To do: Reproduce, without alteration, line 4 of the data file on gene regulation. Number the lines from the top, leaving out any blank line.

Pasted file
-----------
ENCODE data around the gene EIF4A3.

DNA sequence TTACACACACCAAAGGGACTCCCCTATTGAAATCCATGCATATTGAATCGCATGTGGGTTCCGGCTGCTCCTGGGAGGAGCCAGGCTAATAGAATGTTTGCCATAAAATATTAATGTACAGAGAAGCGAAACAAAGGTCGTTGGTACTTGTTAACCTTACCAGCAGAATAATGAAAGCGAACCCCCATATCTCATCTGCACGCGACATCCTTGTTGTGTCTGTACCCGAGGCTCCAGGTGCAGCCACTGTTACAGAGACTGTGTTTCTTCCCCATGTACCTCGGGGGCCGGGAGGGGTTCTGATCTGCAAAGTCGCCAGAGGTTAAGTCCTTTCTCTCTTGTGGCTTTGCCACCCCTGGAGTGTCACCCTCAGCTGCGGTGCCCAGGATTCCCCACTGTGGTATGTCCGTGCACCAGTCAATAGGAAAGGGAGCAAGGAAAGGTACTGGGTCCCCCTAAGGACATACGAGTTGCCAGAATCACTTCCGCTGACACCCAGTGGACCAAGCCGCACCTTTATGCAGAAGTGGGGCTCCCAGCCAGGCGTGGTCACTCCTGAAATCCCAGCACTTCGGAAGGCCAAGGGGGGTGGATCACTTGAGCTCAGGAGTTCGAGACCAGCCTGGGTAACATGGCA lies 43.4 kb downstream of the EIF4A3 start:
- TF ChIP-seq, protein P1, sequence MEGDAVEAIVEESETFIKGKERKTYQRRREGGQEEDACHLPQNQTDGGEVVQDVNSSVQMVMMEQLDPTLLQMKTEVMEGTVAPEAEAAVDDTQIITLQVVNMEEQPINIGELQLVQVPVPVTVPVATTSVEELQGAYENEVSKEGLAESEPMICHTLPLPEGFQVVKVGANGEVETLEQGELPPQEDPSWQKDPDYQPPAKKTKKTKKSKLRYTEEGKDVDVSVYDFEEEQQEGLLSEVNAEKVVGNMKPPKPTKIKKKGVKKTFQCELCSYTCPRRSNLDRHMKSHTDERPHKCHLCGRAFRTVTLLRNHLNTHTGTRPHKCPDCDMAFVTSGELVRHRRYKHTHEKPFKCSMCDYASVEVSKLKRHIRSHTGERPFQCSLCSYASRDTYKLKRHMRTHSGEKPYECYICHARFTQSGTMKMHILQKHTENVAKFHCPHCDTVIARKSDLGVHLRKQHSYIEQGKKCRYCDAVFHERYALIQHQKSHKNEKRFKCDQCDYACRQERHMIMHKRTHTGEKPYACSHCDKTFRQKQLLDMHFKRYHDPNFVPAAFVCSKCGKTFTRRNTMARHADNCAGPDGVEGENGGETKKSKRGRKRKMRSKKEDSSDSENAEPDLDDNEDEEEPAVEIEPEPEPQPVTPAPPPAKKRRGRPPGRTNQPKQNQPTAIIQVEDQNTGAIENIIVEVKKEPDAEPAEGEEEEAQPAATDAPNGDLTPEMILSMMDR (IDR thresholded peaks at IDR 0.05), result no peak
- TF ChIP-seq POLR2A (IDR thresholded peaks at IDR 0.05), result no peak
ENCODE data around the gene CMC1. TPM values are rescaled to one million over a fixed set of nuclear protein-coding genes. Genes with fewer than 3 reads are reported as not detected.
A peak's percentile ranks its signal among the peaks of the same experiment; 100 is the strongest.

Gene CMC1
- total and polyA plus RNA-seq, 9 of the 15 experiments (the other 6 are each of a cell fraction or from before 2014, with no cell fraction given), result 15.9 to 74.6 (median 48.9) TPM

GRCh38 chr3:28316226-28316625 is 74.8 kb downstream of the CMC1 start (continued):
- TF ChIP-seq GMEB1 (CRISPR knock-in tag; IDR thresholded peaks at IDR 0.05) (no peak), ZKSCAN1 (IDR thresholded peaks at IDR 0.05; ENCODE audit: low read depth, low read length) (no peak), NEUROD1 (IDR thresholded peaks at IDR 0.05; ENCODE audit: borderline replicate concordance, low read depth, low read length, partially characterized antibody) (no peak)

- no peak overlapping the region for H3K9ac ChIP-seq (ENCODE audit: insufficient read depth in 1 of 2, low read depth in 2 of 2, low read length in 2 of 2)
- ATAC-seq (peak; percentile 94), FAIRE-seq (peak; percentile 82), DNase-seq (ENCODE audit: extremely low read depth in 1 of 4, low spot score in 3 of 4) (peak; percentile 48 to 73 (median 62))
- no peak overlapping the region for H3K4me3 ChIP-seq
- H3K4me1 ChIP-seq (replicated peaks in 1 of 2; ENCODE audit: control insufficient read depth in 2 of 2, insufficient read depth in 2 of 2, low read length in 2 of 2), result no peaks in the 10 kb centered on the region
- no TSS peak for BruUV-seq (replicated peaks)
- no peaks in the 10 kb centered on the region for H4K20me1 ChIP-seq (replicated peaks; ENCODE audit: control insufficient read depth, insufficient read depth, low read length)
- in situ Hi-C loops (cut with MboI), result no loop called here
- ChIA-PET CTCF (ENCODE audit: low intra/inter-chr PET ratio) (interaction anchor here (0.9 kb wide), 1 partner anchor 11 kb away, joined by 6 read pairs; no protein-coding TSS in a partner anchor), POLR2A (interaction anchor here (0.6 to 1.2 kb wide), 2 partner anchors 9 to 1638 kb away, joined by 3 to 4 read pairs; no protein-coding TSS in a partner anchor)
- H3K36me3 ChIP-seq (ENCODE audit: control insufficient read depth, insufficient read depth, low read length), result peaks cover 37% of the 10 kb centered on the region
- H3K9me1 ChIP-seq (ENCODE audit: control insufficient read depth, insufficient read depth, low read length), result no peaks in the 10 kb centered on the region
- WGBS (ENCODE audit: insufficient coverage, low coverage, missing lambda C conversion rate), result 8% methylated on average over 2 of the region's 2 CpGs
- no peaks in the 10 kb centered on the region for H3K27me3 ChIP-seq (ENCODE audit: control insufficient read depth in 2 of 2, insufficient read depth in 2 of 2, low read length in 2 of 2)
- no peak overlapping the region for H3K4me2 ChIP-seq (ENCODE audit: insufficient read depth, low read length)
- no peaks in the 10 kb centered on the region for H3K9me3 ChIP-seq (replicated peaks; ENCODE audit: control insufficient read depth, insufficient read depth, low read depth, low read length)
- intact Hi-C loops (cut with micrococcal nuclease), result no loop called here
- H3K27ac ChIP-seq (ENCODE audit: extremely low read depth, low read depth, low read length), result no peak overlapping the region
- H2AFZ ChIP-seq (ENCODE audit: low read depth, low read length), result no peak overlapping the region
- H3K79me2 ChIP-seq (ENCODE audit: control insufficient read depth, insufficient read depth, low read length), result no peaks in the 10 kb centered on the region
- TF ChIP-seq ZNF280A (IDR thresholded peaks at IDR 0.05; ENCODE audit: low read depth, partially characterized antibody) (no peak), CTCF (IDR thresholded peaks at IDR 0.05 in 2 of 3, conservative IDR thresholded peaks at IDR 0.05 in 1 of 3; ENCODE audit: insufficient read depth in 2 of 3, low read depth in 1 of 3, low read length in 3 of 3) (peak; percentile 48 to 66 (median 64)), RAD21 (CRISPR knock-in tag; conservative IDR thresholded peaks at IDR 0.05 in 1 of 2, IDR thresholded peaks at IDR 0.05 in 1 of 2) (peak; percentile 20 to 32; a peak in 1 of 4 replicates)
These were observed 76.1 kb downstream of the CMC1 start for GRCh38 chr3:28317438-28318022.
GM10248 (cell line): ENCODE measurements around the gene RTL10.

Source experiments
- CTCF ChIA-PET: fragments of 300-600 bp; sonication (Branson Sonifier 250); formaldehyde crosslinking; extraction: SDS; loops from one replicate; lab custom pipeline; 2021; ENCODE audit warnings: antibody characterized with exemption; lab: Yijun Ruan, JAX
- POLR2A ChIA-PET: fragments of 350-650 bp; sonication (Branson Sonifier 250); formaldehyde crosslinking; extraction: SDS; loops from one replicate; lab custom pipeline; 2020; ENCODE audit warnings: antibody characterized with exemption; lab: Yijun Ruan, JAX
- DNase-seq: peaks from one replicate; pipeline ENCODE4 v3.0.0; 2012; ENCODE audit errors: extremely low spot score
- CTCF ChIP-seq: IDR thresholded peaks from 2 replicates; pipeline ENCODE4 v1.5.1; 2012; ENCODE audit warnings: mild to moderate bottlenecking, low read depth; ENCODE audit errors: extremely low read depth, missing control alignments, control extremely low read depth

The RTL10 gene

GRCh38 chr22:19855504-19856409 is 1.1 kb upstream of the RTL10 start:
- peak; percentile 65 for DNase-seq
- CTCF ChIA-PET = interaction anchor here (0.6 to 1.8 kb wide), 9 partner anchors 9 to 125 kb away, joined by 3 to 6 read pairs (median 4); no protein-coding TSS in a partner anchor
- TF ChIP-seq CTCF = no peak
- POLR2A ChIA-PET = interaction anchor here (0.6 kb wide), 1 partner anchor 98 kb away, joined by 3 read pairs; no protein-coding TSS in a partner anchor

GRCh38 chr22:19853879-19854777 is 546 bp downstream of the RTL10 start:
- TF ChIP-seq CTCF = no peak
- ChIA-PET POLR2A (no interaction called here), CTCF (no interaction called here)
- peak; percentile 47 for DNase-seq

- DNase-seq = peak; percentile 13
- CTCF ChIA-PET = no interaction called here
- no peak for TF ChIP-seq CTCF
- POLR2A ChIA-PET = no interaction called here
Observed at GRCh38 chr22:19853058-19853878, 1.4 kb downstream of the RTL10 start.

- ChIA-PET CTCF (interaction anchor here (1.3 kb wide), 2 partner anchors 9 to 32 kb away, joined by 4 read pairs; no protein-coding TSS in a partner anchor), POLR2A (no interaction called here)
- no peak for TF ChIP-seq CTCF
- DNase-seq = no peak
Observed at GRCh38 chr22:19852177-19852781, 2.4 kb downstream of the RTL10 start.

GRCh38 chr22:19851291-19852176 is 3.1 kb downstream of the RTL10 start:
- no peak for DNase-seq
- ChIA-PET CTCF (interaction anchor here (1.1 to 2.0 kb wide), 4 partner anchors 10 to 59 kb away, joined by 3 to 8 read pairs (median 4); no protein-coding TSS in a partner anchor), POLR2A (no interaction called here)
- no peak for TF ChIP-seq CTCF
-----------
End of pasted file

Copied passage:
- TF ChIP-seq POLR2A (IDR thresholded peaks at IDR 0.05), result no peak